It is no secret that trees are a vital part of our environment. Not only do they provide shade and oxygen, but they can also improve the appearance of your property. However, some people still overlook the essence of tree management and see it as a mundane task. For this reason, we will discuss why it is paramount for property managers to take care of their trees, and outline some of the benefits it can provide. Keep reading to learn more!


Tree management is the maintenance and administration of trees for reasons of safety, legislative requirements and aesthetics. Tree owners, landowners, or property managers need to administer and take care of their trees to keep them in good condition to prevent property damage and human endangerment from foreseeable hazards.



Punctual tree examination can aid in the early detection of tree degradation and can help prevent further damage. Perform frequent tree inspections as your daily task, especially after every turbulent storm or weather. 

The following are several helpful tips in taking care of your trees:

SEEK PROFESSIONAL ARBORIST SERVICESIf you are looking for an expert tree care provider, look no further than Canopy Consulting. We are tree specialists with qualified knowledge and experience in treating tree issues of all kinds. Whether your trees need minor maintenance or major treatment, we are here to help! Feel free to skim through our services or contact us to start.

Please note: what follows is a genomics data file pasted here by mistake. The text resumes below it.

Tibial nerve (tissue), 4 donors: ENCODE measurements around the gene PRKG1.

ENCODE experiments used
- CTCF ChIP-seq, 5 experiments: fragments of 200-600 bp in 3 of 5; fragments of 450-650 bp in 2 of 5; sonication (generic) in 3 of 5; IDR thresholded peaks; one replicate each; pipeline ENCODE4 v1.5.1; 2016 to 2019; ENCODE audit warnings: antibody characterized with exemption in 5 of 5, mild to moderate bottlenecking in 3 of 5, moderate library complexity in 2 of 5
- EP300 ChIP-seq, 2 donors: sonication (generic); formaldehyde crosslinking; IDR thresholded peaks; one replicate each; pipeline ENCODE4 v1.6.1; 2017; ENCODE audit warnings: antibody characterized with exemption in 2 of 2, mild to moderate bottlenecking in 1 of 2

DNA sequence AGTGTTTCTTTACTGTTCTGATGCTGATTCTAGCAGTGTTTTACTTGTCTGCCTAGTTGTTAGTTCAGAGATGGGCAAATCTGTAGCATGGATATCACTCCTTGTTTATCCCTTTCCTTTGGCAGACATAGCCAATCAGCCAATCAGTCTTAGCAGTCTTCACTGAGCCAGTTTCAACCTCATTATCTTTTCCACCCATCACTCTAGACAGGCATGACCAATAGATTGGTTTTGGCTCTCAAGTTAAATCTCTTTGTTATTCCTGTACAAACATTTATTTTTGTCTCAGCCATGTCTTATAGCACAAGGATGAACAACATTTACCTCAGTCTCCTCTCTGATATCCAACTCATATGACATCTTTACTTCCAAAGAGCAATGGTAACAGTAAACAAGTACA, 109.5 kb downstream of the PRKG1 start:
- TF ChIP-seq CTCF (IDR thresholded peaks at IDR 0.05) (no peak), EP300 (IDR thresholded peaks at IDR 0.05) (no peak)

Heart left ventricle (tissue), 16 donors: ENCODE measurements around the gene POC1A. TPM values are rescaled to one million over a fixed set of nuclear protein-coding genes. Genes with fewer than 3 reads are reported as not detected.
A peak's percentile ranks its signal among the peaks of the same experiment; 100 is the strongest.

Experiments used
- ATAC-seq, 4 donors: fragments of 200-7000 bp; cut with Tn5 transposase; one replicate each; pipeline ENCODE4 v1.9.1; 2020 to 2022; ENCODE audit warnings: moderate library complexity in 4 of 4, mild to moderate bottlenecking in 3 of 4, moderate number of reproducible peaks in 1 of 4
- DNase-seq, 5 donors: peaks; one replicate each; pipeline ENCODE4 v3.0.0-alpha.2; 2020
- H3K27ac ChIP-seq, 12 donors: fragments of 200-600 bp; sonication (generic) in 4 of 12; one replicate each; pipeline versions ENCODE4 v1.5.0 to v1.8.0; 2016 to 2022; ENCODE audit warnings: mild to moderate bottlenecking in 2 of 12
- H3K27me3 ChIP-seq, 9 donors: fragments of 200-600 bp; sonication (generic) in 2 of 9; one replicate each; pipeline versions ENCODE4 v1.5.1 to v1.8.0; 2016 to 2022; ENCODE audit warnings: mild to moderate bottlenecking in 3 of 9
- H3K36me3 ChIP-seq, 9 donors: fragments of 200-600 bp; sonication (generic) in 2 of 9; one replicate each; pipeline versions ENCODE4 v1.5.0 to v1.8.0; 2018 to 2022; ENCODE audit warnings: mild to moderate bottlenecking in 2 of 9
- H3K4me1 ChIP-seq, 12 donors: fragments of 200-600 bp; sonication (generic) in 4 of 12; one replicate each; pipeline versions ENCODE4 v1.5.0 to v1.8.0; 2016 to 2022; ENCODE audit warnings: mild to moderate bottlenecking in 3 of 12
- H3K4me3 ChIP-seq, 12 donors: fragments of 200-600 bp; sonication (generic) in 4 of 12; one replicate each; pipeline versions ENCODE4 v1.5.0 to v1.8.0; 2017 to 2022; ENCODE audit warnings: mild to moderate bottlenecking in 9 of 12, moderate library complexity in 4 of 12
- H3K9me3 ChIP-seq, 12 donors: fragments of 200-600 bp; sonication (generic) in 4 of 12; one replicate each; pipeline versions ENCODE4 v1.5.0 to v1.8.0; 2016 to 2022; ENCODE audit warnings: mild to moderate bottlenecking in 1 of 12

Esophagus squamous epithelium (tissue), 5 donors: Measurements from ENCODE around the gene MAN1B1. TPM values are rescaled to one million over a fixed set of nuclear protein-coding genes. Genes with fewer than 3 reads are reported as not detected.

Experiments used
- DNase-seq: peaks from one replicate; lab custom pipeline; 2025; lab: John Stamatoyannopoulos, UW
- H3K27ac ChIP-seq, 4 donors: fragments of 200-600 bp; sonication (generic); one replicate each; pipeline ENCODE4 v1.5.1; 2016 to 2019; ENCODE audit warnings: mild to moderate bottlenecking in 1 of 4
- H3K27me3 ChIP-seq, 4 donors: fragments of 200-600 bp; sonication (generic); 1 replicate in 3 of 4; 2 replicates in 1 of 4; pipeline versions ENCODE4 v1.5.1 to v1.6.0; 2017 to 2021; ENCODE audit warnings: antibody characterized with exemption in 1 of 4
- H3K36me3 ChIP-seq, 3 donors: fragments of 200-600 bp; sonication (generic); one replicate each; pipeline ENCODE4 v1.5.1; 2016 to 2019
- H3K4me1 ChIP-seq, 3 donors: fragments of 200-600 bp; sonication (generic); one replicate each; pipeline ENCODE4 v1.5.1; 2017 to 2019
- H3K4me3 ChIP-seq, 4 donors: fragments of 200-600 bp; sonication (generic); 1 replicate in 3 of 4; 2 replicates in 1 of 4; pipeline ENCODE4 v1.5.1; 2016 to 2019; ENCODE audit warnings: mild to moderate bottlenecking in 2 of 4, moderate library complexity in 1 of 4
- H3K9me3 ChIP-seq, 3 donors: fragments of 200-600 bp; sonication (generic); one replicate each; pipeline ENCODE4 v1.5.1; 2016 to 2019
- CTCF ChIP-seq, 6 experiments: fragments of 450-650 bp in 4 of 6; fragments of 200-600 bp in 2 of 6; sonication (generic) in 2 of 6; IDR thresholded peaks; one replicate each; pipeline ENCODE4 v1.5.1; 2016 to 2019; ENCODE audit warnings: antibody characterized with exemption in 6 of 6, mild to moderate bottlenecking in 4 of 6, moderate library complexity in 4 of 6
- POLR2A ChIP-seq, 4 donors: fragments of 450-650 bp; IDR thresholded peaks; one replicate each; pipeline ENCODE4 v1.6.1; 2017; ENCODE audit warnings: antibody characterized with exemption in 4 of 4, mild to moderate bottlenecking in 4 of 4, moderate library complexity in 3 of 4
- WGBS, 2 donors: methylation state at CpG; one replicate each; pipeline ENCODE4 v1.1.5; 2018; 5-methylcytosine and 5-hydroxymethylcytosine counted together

Trees improve the quality of life in urban areas

Trees have proven to be a boon for the citizens in a city. Apart from its greeneries, trees provide many other social benefits to humans - trees help people get more exercise, improve mental health by providing a sense of calmness, and reduces stress levels by providing natural shade outside homes or offices.

Here are a few reasons why trees make cities livable.

Trees connects us to our ancestries

Trees can be seen as a part of the community that provides aesthetic beauty, shade, and a sense of place.  But one of the most notable things about trees is their ubiquitous presence in parks, yards, and gardens. Regardless of how old the person is or their living situation, there are certain parts of everyone’s life that include trees. They are a common sight for all of us.

Thus, trees are often called the “soul of place”. They can provide a sense of place and serve as an anchor for the local identity.  By planting them in parks or on streets where people can easily see them, it gives people a sense of belonging to the local community. Another way is through art, music, and other creative means which help people feel connected with their environment.

Trees improve community cohesions

Trees are an important part of our community cohesion. It improves the strength of social bonds among neighbors. They provide shade, air purification, clean water for wildlife and humans, they help reduce noise pollution by lowering sound levels in urban environments.

Furthermore, it promotes sustainability in communities and cities, thus encouraging people to strengthen their community ties.

Maintaining these natural resources is important for our overall well-being and brings down our stress levels, decreasing the chances of aggression and violence, which leads to lower the community’s crime rate.

Trees encourages people to go outside